Academic journal article Journal of Law and Education

Specialized High Schools for Immigrant Students: A Promising New Idea

Academic journal article Journal of Law and Education

Specialized High Schools for Immigrant Students: A Promising New Idea

Article excerpt


A recent Colorado news story highlighted the opening of two new high schools. While many towns might consider the opening of a new school to be newsworthy in and of itself, these schools are getting attention for some other unusual reasons. First, although the schools are public and free, all of their financing has so far been provided by a wealthy philanthropist who also happens to be the chairman of the state board of education. The second, and more important, distinguishing characteristic is that the schools are designed specifically to serve immigrant students between the ages of 16 and 21.1 While the funding of these Colorado public schools certainly makes them unique, their goal of specifically addressing the needs of older immigrant students is representative of a modest, but growing trend. The new Colorado schools are modeled after existing programs in New York. The Houston Independent School District has also approved plans to open a similar school in January of 2005.2

These programs are recognition of the fact that older immigrant students have educational needs that are not well served by more traditional models. Historically, discussions about educating immigrants have dealt primarily with language acquisition and have focused disproportionately on earlier grades.3 The reality is that immigrant children arrive in all grades and older students often face more difficult obstacles than their younger counterparts. Aside from having less time to learn more complex material with less specialized language assistance,4 older immigrant students often have "adult responsibilities" which force them to choose work over school.5

By combining specialized curricula with flexible scheduling the founders of these schools hope to offer older immigrant students a more meaningful educational experience that will better prepare them for life, work and success in their new country.6

It would be difficult to criticize the merits of the goal. However, to determine if this newest model is a viable option that can (or should) be implemented on a wider scale, this note will examine it within a broader context. Part II will briefly review recent immigration trends and highlight the need to contemplate the education of immigrants as an issue separate from general immigration policy, as well as the benefits to be gained from such separate consideration. Part III will evaluate these "newcomer" programs in relation to more traditional approaches. Part IV will anticipate some potential legal issues relevant to the establishment of such programs and finally, Part V will conclude that while there are in fact some potential problems which educators should seek to avoid, these programs are a promising experiment that should be closely observed by the educational community.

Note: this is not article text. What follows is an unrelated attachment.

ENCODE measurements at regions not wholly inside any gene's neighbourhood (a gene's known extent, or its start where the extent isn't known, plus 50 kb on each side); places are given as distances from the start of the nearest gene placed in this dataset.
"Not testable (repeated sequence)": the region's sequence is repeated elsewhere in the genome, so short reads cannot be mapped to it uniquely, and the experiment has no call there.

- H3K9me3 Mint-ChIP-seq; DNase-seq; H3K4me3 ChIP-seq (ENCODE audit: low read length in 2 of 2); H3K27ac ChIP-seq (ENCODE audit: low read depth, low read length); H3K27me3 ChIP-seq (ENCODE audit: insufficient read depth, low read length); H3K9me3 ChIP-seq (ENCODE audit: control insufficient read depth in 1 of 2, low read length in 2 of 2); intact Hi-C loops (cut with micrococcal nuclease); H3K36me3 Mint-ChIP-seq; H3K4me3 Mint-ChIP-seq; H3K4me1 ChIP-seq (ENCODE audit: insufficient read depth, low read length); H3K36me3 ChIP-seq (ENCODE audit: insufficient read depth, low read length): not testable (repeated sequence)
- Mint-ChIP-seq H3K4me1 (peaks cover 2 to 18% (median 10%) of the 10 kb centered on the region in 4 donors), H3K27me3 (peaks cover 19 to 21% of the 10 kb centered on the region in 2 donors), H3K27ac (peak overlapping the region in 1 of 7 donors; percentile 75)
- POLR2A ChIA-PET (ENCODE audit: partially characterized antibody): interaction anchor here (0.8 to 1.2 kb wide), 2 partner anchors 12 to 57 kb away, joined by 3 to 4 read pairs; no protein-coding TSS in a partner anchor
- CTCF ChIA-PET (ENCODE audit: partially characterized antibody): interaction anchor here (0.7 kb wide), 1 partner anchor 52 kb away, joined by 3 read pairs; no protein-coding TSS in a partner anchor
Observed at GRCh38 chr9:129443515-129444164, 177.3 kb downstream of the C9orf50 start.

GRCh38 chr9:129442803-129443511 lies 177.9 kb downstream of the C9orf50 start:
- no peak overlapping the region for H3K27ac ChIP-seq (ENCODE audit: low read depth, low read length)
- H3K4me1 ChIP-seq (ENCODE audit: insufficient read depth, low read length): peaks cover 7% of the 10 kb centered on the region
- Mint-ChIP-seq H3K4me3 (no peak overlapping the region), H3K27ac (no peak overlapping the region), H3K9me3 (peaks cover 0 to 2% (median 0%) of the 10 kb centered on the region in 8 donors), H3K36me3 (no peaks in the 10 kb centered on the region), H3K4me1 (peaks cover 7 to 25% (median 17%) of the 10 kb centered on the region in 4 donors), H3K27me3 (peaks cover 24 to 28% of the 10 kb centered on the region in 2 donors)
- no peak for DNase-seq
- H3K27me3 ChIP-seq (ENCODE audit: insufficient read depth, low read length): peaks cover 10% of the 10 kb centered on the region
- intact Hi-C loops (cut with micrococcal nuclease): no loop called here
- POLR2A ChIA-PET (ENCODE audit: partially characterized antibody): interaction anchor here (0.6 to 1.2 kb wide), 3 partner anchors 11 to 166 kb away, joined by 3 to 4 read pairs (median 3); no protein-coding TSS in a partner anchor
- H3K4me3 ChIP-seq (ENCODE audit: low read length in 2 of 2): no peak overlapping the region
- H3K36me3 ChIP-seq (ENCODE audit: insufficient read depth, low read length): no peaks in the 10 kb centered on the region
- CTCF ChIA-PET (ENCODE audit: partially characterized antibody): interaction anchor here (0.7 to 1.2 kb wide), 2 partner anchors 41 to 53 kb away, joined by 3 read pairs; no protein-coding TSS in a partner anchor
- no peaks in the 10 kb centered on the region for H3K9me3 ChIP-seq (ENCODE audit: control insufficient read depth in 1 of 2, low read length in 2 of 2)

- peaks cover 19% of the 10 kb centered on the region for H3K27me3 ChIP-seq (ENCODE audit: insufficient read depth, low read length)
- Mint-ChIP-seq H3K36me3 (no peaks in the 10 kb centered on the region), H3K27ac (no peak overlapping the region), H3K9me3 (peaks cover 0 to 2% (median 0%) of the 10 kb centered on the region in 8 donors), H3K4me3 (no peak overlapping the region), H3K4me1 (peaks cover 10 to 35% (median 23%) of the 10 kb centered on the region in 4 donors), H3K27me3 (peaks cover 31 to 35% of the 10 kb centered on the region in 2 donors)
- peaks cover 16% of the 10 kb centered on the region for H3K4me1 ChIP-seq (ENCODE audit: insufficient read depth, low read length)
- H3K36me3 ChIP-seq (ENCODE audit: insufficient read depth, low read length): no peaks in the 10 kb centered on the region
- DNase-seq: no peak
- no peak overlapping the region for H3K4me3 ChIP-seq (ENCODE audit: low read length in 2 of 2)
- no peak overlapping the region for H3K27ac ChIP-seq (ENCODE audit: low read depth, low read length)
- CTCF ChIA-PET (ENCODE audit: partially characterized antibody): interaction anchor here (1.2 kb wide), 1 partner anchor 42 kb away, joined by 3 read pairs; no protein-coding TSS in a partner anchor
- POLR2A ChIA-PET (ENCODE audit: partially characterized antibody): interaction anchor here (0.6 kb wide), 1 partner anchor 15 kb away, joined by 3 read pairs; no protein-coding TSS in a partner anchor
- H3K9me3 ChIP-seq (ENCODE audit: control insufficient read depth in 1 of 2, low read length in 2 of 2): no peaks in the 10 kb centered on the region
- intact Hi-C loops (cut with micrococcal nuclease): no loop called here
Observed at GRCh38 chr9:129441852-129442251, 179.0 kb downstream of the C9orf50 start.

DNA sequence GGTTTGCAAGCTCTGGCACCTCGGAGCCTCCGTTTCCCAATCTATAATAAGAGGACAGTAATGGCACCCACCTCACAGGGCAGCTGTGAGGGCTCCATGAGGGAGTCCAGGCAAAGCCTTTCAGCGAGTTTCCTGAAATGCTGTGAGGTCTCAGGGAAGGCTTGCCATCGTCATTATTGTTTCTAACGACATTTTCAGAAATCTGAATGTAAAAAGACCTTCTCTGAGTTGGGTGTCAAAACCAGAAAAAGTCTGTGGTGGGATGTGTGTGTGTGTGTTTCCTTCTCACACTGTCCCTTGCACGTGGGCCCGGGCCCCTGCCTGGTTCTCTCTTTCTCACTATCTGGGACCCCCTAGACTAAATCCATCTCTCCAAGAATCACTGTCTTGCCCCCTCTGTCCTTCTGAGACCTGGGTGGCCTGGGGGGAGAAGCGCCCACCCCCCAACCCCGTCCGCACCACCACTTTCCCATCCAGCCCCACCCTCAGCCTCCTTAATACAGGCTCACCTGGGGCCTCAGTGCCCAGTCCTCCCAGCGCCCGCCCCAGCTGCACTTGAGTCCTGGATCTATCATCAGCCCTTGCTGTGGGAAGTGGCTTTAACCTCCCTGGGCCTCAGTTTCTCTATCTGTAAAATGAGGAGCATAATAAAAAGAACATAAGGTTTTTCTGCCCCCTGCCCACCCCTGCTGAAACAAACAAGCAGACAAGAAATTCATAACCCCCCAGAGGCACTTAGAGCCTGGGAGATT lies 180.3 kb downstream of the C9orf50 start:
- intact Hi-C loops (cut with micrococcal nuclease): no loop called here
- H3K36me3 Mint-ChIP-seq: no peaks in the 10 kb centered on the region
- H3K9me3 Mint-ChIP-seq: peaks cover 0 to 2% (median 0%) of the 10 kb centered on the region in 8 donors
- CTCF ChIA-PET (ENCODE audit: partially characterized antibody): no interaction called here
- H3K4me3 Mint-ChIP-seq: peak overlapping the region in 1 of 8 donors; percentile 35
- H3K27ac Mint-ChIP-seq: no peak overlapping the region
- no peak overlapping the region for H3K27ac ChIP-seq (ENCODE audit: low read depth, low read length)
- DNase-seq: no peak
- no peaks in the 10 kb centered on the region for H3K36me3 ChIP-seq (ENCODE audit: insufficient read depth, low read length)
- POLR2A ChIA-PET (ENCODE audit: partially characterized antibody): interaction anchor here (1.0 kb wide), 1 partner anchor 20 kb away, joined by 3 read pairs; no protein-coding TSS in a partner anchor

Since the 1990's, the number of immigrants living and working in the United States has increased significantly. As of the 2000 census report, 28 million people living in the United States, or 12% of the total population, were foreign born.7 Immigrants and children of immigrants in New York and Los Angeles accounted for more than half of the populations of those two cities and in Miami, the number approached three quarters.8 During the 1990's, immigration accounted for more than 40% of the nation's population growth and over 50% of the growth in the labor force.9

Most people that immigrate to the United States come seeking employment.10 While a good number arrive highly educated, ready to fill positions in high-tech industries, the majority come to fill low-paying, menial positions not wanted by most native-born workers.11 To understate the obvious, the policies governing how these immigrants gain admission to the country and to what they are entitled upon arrival is the subject of constant and contentious debate. Regardless of what position one might take in that debate, the fact remains that the immigrant population in this country is substantial and growing, and its literacy rate has a real impact on our society as a whole. …

Search by... Author
Show... All Results Primary Sources Peer-reviewed


An unknown error has occurred. Please click the button below to reload the page. If the problem persists, please try again in a little while.